# Re: Idempotence and "Replication Insensitivity" are equivalent ?

Date: 25 Sep 2006 04:20:59 -0700

Message-ID: <1159183258.955436.16850_at_m7g2000cwm.googlegroups.com>

> My point sumply was that neither the minimizing property, nor any

*> other median definition defines the median uniquely in certain cases.
**>
*

Let me clarify this point.

In the case of the mean (AVG), the fact that it is a minimum for the sum of square deviation is necessary and sufficient. So this property, for the mean, is *equivalent* to the definition. (This happens because we are minimizing a convex function.)

In the case we are dealing with finite set of numbers, the median has of course the property that it minimizes the sum of absolute deviation, because it is contained in all the possible intervals x(i) - x(n-i+1), however, there may be multiple solution. We have multiple solution when n is even. So we would have:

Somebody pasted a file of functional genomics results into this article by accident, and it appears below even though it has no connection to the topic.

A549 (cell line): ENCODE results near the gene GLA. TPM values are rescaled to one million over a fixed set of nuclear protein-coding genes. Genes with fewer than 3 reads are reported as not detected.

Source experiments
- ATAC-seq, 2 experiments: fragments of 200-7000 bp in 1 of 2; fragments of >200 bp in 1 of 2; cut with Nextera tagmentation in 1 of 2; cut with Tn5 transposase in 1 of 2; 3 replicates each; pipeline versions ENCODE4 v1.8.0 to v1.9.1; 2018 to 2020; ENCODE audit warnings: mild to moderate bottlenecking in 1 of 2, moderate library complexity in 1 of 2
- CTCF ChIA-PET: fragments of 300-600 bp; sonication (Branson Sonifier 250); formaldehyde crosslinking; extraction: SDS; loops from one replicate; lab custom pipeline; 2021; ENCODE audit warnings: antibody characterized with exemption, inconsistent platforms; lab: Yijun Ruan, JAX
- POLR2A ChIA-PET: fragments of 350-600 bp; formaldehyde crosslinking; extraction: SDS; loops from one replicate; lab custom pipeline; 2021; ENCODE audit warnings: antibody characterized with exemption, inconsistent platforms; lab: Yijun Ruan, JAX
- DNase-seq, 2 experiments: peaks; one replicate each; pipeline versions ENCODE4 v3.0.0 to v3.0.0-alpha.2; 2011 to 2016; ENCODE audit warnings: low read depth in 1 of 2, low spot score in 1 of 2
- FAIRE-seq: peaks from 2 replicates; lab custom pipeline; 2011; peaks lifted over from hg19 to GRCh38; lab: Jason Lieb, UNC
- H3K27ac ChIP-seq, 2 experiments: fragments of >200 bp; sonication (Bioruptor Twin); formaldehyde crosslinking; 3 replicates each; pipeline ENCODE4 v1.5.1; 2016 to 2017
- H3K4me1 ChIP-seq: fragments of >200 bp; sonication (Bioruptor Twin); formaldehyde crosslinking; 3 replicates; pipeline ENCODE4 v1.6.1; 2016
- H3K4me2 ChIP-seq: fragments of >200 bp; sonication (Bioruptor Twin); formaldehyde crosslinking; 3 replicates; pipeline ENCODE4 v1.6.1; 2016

median definition ==> minimumproperty

but not the other way round (ie., not equivalence)

In order to have a unique solution (and therefore equivalence), in the case we are dealing with finite set of numbers when the cardinality is not odd, the definition of MEDIAN is "completed" by *assuming* (it's an ASSUMPTION, a convention) as median the average of the 2 central terms of the ordered sequence of numbers:

MEDIAN = ( x(n\2) + x(n\2 + 1) ) / 2

for n odd there is no problem, as the median is the central term x((n+1)\2) .

For qualitative data is a different story...

-P Received on Mon Sep 25 2006 - 13:20:59 CEST